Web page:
In the early ’90s, I owned a company that raised money for nonprofit organizations. The work was exciting and gratifying. Success was measured by whether I reached my fundraising target, and I was successful at it. One day I received a call from a group of nuns who wanted to purchase mobile homes in order to provide primary health care on the U.S.-Mexico border. The project was more than worthy, but I found very little support for it.
Since most opportunities present themselves in the form of a challenge, I began thinking about how nonprofit organizations could prove their work was providing the outcomes they claimed.
“Telling their story in a way that fits into the larger conversation about outcomes and metrics and evaluation is still a challenge.”
Two decades later, I am the founder and CEO of nFocus Solutions, a company that does just this. We have clients in almost every city across America. Our software is used by over 5,000 agencies nationally. We also work across agency boundaries, providing data-sharing technologies to entire communities.
While everyone at nFocus is extremely proud of the work we do, I believe that many of the same issues I struggled with twenty years ago continue to exist in the sector:
- In order to succeed, we must share data amongst programs and services that are common to an individual. Yet, organizational and political barriers between social and public programs block access to such a comprehensive information ecosystem.
- Our clients are obliged to provide measurements and outcomes to funders. There is rarely coordination amongst funders and in many cases, organizations are at cross-purposes due to the specific “system” and data requirements they must meet.
- We are extremely proud of all of our clients; they do difficult work every single day, working to meet the needs of the people they serve. Yet, telling their story in a way that fits into the larger conversation about outcomes and metrics and evaluation is still a challenge.
- There is never enough time to do what needs to be done. Yet, making social sector work more data-informed is a significant additional undertaking for all stakeholders.
I have always believed that tools like the software we produce at nFocus have a role to play in addressing these issues. I now realize that technology is not enough.
Learning to build relationships like this between vendors and communities is unmapped territory – not just for us, but for the entire social sector. For example, in the Markets for Good “Concept Paper,” vendors are not listed as key stakeholders in this sector. Additionally, in the Markets for Good “Selected Readings,” only one section was written by someone who builds products for the sector. Most recently, The Lake Washington Declaration, which we fully support, was developed at a conference at which, of 70+ attendees, only one person represented a vendor (as opposed to the philanthropic arm of an interested corporate party).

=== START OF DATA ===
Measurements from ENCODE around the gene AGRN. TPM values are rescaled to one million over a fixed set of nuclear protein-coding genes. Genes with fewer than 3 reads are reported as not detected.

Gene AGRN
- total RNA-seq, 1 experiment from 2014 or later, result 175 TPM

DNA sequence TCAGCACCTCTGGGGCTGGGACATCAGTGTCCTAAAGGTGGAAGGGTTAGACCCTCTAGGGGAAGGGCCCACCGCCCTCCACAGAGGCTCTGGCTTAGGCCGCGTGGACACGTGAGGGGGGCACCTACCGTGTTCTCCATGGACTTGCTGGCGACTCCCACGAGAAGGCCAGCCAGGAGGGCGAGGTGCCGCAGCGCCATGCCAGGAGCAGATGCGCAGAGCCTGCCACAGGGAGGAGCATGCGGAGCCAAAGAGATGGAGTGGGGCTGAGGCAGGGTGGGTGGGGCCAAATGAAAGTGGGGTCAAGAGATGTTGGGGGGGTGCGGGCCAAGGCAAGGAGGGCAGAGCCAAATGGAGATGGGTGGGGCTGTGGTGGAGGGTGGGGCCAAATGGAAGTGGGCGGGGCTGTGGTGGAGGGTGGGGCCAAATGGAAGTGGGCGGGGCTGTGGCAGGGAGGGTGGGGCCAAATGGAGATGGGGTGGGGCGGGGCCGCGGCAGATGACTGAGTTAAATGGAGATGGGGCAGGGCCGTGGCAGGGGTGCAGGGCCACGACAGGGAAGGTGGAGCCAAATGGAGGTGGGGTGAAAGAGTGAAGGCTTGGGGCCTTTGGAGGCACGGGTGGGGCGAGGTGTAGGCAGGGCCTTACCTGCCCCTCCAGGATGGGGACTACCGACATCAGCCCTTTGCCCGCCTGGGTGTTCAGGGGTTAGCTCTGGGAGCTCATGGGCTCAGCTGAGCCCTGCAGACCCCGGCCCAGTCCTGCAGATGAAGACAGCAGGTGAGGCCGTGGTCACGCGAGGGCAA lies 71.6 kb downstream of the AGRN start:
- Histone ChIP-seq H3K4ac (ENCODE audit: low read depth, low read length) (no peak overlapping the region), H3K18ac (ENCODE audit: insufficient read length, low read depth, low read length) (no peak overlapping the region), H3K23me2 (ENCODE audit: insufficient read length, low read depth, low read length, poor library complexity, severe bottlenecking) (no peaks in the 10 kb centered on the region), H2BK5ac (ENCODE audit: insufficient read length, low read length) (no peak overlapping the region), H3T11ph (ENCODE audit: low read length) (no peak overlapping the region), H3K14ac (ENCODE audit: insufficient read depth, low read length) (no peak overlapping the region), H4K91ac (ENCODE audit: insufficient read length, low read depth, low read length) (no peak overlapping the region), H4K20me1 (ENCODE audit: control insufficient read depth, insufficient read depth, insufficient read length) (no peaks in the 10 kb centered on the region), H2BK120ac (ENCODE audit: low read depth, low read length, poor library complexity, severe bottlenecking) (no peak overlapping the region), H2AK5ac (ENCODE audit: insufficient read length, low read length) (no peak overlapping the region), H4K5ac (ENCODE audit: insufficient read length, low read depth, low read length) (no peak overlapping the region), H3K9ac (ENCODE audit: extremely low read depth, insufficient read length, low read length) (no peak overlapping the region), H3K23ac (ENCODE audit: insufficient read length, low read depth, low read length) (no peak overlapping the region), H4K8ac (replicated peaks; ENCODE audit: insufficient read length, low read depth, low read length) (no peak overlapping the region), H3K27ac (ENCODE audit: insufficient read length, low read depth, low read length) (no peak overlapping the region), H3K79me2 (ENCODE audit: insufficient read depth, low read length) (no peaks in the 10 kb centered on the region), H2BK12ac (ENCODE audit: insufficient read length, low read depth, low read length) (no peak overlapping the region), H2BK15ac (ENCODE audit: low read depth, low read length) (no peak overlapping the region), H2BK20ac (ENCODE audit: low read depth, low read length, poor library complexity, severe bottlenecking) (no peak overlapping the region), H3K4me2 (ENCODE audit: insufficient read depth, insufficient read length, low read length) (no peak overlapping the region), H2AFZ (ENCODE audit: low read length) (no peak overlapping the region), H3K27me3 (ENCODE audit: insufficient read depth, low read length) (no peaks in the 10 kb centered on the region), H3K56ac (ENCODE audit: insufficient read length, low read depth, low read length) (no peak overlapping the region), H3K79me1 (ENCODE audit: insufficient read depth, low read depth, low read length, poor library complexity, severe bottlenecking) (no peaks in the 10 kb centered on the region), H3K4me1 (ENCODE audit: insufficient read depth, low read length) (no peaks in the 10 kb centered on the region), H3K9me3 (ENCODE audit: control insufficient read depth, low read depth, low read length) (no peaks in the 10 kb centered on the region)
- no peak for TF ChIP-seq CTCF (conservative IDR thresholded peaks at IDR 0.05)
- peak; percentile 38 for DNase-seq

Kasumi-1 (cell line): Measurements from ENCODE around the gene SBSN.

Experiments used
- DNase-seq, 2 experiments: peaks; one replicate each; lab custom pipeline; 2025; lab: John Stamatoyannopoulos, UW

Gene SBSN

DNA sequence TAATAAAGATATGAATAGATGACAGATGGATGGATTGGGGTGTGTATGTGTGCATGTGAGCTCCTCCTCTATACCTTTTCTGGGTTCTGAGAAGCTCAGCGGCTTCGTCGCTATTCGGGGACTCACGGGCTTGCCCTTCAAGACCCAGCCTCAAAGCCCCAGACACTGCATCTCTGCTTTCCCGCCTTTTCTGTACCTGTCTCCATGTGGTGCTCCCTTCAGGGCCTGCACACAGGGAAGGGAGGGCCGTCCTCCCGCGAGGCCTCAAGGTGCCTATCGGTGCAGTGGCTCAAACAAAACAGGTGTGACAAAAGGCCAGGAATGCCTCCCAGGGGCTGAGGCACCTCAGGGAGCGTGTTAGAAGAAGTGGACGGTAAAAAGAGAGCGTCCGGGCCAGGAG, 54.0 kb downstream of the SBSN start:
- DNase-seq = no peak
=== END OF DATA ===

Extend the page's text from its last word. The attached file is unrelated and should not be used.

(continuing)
“In order to succeed, we must share data amongst programs and services that are common to an individual.”
When I consider the question, “How do we collectively build an infrastructure to provide everyone in the social sector with the insight they need to inform their decisions?” it’s obvious that vendors and tool-builders – like nFocus – have a crucial role to play in building that infrastructure.
If we believe that markets truly have a productive role to play in creating social value beyond philanthropy (and I do!), then we need to really dig in to what that means for the design, delivery, and use of tools, products and goods for the social sector. And my company intends to be at the forefront of that exploration.
As a first step in beginning this learning journey, we have brought on Emily S. Lin as our first Director of Community Analytics and Learning. Emily will be working with our company, our academic and philanthropic partners, and our clients to improve the use of data in driving organizational learning and youth outcomes. She will present relevant insights from both research and practice in future posts here and on our own blog – Ideas nFocus – and reflect on the ways in which nFocus is trying to incorporate those insights into building better, more useful technological systems for the social sector.
By joining the Markets for Good community, Emily and I hope to serve as a front line for conversations about what it means to make things that are useful and powerful for the social sector. We look forward to shared inquiry, debate, and, most of all, productive exchange with the many voices represented here.